Technology & Science

Trio win Nobel Prize in Chemistry

American Richard Heck and Japanese researchers Ei-ichi Negishi and Akira Suzuki have won the 2010 Nobel Prize in Chemistry for developing a chemical method that has allowed scientists to create new medicines and better electronics.

An American and two Japanese scientists won the 2010 Nobel Prize in Chemistry on Wednesday for developing chemical methods widely used to make potential cancer drugs and other medicines, as well as slimmed-down computer screens.

American Richard Heck and Japanese researchers Ei-ichi Negishi and Akira Suzuki won the 2010 Nobel Prize in Chemistry for their development of palladium-catalyzed cross couplings in organic systems. ((Scanpix Sweden/Janerik Henriksson/Associated Press))

Richard Heck, Ei-ichi Negishi and Akira Suzuki were honoured for their development four decades ago of one of the most sophisticated tools available to chemists today, called palladium-catalyzed cross couplings.

It lets chemists join carbon atoms together, a key step in the process of building complex molecules. Their methods are now used worldwide in commercial production of pharmaceuticals and molecules used to make electronics, the Royal Swedish Academy of Sciences said.

Heck, 79, is a professor emeritus at the University of Delaware. Negishi, 75, is a chemistry professor at Purdue University in West Lafayette, Ind., and 80-year-old Suzuki is a professor at Hokkaido University in Sapporo, Japan.

Negishi told reporters in Stockholm by telephone from Indiana that he was excited to be awakened by a call early Wednesday from the Nobel committee, saying he started dreaming about winning the prize "half a century ago."

"The Nobel Prize became a realistic dream of mine when I was in my 20s," he said, adding he would use his third of the 10-million kronor ($1.5-million) award to continue doing research.

"I may have accomplished maybe half of my goals and I definitely would like to work for at least a couple of more years," Negishi said.

Heck said from his home in the Philippines that the importance of his work wasn't clear initially.

"It sort of grew as we worked on it," he said. "As I worked on it longer it appeared it was pretty important and it has developed well since then."

Officials at Hokkaido University were delighted by the news, said university spokesman Hidetoshi Nakatsuka.

Akira Suzuki, seen in this October 2010 file photo, is one of three winners of the 2010 Nobel Prize in Chemistry. ((Yomiuri Shimbun/Takahiro Yamamoto/Associated Press))

"Professor Suzuki has been mentioned as a candidate in the past few years and we've been waiting for this to happen for all these years," Nakatsuka said. "We were standing by and we are extremely delighted."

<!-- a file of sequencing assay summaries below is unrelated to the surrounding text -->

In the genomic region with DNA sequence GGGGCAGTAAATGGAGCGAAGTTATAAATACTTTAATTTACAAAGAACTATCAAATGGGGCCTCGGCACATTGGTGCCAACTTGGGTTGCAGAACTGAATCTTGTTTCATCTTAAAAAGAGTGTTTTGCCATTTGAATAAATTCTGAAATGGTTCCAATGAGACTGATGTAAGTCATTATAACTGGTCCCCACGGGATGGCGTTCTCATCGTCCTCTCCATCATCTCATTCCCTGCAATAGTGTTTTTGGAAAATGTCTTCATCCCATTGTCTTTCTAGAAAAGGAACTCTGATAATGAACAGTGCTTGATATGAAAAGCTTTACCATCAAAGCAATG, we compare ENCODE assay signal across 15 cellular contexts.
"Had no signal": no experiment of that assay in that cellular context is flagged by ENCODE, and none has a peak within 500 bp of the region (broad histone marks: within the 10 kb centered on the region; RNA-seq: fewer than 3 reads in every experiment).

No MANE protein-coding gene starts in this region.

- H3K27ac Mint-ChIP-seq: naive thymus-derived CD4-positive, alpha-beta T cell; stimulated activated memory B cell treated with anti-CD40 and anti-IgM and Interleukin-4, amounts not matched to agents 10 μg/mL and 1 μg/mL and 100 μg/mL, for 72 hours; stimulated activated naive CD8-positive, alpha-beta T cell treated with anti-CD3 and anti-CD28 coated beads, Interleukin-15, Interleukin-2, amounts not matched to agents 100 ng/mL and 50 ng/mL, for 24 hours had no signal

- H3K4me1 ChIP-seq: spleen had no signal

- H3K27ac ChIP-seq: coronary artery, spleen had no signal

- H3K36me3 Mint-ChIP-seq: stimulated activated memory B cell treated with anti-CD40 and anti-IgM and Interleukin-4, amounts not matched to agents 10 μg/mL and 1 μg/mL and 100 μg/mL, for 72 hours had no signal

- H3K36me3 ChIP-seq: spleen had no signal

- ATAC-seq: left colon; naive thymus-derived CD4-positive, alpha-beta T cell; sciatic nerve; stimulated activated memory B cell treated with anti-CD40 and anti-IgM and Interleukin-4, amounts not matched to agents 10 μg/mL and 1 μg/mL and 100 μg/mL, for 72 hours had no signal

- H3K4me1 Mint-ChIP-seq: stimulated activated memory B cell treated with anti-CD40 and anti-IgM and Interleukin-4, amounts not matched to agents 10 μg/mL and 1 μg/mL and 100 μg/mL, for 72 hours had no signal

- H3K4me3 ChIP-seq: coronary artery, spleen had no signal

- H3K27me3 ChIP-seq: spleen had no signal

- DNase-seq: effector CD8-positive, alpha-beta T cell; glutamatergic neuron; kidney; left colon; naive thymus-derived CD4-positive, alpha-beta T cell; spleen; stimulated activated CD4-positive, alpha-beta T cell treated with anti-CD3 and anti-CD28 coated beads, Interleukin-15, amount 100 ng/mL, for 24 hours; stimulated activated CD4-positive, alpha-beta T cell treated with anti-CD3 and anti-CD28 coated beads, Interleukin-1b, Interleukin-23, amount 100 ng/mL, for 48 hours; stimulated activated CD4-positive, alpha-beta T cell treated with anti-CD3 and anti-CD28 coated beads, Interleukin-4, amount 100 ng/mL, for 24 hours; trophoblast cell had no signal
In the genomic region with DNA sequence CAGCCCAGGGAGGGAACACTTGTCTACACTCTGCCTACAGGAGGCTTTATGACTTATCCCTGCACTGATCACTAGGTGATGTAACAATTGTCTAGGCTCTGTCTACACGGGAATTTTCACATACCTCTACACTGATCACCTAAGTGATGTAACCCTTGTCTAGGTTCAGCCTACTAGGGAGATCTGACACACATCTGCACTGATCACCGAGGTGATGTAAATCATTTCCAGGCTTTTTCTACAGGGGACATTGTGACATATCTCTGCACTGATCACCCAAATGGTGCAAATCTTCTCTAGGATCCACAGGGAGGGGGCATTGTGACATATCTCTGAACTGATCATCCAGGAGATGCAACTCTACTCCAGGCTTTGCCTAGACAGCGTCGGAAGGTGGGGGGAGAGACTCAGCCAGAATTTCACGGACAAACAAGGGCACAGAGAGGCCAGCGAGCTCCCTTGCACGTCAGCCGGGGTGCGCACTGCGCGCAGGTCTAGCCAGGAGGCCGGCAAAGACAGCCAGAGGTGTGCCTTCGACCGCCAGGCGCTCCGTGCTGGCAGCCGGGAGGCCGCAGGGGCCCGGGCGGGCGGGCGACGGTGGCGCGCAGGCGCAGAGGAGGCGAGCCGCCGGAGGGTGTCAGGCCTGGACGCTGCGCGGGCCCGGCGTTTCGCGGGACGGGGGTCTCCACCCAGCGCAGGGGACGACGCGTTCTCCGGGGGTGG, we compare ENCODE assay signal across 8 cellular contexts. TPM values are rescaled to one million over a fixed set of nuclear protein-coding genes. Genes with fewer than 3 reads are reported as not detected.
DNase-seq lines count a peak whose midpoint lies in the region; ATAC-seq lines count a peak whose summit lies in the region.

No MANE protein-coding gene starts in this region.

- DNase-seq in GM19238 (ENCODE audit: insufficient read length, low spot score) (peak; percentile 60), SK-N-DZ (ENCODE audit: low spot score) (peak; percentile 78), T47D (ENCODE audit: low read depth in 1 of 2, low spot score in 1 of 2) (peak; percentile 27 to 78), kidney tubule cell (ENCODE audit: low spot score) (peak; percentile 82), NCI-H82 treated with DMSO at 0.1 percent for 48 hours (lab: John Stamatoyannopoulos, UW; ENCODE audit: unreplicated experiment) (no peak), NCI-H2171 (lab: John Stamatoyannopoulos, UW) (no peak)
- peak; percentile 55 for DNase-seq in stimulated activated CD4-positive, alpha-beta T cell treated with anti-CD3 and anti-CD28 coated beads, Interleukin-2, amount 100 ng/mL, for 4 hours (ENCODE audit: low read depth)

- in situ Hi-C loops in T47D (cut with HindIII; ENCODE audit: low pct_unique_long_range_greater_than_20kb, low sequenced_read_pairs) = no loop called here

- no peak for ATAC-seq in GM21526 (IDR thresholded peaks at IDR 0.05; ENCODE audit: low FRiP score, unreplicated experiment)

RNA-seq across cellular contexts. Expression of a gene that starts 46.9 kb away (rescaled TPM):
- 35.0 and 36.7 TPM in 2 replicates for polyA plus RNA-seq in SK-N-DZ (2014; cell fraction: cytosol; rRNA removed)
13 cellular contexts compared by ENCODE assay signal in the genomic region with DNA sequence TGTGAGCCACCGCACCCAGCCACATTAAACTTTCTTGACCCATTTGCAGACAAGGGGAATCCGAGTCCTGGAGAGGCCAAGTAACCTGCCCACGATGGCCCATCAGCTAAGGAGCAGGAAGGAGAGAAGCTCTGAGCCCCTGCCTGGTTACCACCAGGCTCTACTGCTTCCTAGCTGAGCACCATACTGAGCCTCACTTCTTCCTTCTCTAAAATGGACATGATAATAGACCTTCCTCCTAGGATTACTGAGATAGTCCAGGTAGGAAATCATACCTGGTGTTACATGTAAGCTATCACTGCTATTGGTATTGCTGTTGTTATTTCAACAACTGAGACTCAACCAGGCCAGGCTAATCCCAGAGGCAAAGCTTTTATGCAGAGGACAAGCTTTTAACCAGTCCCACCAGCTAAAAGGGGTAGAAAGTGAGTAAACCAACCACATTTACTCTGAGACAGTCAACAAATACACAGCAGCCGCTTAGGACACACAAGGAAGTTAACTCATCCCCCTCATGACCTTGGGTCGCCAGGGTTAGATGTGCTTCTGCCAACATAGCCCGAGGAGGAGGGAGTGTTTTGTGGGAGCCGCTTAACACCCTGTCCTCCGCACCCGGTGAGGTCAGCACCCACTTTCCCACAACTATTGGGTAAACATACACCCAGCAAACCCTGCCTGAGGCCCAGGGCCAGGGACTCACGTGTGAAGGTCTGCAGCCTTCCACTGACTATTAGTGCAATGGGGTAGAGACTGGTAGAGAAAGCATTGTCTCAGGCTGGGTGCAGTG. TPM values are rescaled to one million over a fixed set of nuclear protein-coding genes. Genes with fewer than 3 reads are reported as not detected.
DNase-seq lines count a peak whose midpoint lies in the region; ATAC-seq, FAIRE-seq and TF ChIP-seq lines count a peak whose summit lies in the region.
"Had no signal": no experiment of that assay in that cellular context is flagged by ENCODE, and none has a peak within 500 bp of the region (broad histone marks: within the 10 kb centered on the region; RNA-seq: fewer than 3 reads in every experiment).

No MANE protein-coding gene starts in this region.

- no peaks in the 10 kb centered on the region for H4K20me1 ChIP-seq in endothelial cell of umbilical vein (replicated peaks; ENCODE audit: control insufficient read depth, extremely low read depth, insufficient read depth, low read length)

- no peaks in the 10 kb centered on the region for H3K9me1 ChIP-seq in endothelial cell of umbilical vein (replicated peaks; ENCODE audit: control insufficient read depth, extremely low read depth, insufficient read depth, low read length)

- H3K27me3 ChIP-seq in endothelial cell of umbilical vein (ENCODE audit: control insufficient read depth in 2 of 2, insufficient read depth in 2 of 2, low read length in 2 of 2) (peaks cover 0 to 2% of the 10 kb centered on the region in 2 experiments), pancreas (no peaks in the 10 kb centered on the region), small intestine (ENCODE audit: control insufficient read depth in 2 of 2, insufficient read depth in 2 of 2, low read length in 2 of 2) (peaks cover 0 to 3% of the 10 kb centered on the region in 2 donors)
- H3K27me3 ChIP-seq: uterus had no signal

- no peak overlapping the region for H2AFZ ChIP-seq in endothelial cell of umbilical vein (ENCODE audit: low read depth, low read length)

Japanese Prime Minister Naoto Kan said he spoke to Suzuki on the phone and congratulated him.

"He told me that Japan's science and technology is at the world's top level and encouraged me to make good use of the resources," Kan said.

The methods have been used to artificially produce cancer-killing substances first found in marine sponges, the academy said in its citation. While clinical testing has started, it's not yet clear whether they will turn out to be useful drugs.

It's also being used to create new antibiotics that work on resistant bacteria and a number of commercially available drugs, including the anti-inflammatory Naproxen, prize committee member Claes Gustafsson said.

"There have been calculations that no less than 25 per cent of all chemical reactions in the pharmaceutical industry are actually based on these methods," Gustafsson said.

Palladium-catalyzed cross coupling has also been used by the electronics industry to make light-emitting diodes used in the production of extremely thin monitors, the academy said.

The approach developed by the winners is widely used in the pharmaceutical industry, in research labs and in commercial production of substances like plastics, said Joseph Francisco, president of the American Chemical Society and a colleague of Negishi's in Purdue's chemistry department.

"It's truly quite fundamental work," he said.

By using the metal palladium as a catalyst to make carbon atoms bond to each other, the approach makes those bonds happen "very easily, very cleanly," he said. It requires fewer steps than previous methods and avoids having to clean up unwanted byproducts, he said.

Heck started experimenting with using palladium as a catalyst while working for an American chemical company in Delaware in the 1960s. In 1977, Negishi developed a variant of the method and two years later Suzuki developed a third.

Link to graphene research

The academy said the chemistry award had a link to the research honoured Tuesday by the Nobel Prize in Physics, awarded to Russian-born Andre Geim and Konstantin Novoselov for experiments with graphene, the thinnest and strongest known material.

"In spring 2010, scientists announced that they had attached palladium atoms to graphene, and the resulting solid material was used to carry out the Suzuki reaction in water," the citation said.

The 2010 Nobel Prize announcements began Monday with the medicine award going to 85-year-old British professor Robert Edwards for fertility research that led to the first test tube baby.

The literature prize will be announced on Thursday, followed by the peace prize on Friday and economics on Monday, Oct. 11.

The awards were established by Swedish industrialist Alfred Nobel — the inventor of dynamite — and are always handed out on Dec. 10, the anniversary of his death in 1896. 

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